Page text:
Insights Insights | August 19, 2016

Catch Them All: How Brands can Leverage Pokemon Go Programmatically

“It’s time for you to get out into the real world and catch them all”, – this is the call to action that has taken the world by frenzy.

Pokemon Go, Nintendo’s augmented reality, mobile game has had people on the streets with their mobile phones in hand trying the find the next Pokemon. Within a few weeks of its release, Pokémon Go garnered a tweet volume of 15.3 million, which surpassed ‘Brexit’ related tweets (11.7 million) in the week of the referendum, the ‘Euro 2016’ (7.5 million) in the first week of the tournament.

To understand who the audience is that plays Pokemon Go, we created profiles of the average users who are more interested in this game. We found that the generation that played the Pokemon game at the age of 10 with a portable console is the same generation that is responsible for Pokemon GO’s hit.

The players can be categorised into three audience segments –

The Young, The Millennial Woman, and the Older Generation.

The younger audience represented by Mike, make 52.72% of the audience, followed by the millennial audience like Olivia at 41.75% and finally the older generation like Terence make up 5.53%.

Understanding your over-indexed audience – The Young Mike

18-24-year-olds are most likely to play the game, followed by 25-30-year-olds, with men being 65 percent more likely to play Pokemon Go than women. They are 10 percent more likely to have a very high income. They are 240 percent more interested in winter sports and are 75 percent more likely to enjoy theme parks.

When it came to cosmetics, they are 73 percent more likely to be interested in perfumes, and 56 percent more likely to prefer male grooming products. On food and movies, they are 260 percent more likely to prefer pizza, followed by fast food (98% more likely), and are 340 percent more likely to be interested in Anime, followed by Comedy (140% more likely), and thriller (57% more likely) movies. And when it comes to fashion, they are 260 percent more likely hipster and are 150 percent more likely to be in the interested in skating or surfing products.

What does this mean for travel and retail brands?

There is a lot of discussion on social media channels on tips about where the Pokémon are playing, Pokéstops in the area, or where there are gyms nearby. These tweets and posts have become a repository of data that travel and retail marketers can use to unlock insights to get the right message to the right audience.

Running social media campaigns as well social synced digital campaigns, especially around top hashtags and positive sentiment around the game can enable brands to gain maximum brand penetration; gain cut-through during moments of influence, and even align their brands with social trends in real-time.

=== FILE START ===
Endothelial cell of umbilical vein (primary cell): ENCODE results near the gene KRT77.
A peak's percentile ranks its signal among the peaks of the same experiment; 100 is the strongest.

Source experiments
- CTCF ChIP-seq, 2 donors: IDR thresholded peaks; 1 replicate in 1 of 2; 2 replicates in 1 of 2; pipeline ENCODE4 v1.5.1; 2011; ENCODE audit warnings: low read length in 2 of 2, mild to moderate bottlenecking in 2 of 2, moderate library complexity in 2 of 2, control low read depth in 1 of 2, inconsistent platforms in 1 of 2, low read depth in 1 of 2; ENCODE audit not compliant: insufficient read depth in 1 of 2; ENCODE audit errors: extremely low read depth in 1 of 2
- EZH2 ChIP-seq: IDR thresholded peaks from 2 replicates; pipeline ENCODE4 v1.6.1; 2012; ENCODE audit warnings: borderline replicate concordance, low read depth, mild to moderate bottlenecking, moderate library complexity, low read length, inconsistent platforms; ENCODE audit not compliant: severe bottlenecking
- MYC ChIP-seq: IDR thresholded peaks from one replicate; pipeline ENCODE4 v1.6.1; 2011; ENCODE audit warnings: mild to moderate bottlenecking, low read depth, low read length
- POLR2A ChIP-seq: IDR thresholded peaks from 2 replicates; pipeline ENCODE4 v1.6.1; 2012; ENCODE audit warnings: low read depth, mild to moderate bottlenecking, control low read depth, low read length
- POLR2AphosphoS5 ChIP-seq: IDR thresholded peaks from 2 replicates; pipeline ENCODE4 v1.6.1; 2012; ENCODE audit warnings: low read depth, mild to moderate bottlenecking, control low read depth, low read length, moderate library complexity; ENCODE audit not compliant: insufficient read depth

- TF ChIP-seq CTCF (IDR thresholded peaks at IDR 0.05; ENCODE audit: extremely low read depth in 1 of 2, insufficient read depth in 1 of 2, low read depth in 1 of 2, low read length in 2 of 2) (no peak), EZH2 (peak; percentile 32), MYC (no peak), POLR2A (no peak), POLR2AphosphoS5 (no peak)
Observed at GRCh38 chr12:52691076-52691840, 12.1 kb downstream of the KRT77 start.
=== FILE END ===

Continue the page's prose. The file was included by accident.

Understanding audience demographics and their interests can help retail and travel brands trigger ads on various platforms to reach the right audience, and increase their sale at offline stores. Traffic at malls and brick-and-mortar stores can be increased with programmatic ads being triggered at times when these users are playing this game near these locations.

Because the game requires players to travel to places to proceed in the game, brands could target them hyper-locally i.e., the player can be shown ads when he/she comes close to the brand store. This can act as a potential motivation for the player to check out the store as he is already nearby, and influence their purchase behavior, thereby driving  more traffic to the stores. Retail advertisers can purchase a Pokémon Lure or become a Pokémon Gym, to increase foot traffic to their retail stores, bars or restaurants, and thereby get high conversions by triggering ads and creative messages as players get closer to these stores.

For players interested in Pokemon, generally have similar interests in sports, travel, fast food, and movies, targeting them on sites with sports, travel, fast food, and movies related content in addition to gaming content, because of their overlap of interests, can provide higher conversions for your brand campaign.

How did we look at data?

The data period for the Pokemon Go insights is from 15th of July, 16 to 19th of July, 16. We looked at the overlaps of different audience segments and came up with the over indexed segments to determine the characteristics of Pokemon Go users. To get a holistic picture of the audience who is viewing the URLs which contain words on ‘Pokemon Go’, we did a cluster analysis with 17 variables which include demographic, interest and lifestyle variables.

With inputs from Ramya Pingili, Insights Specialist.

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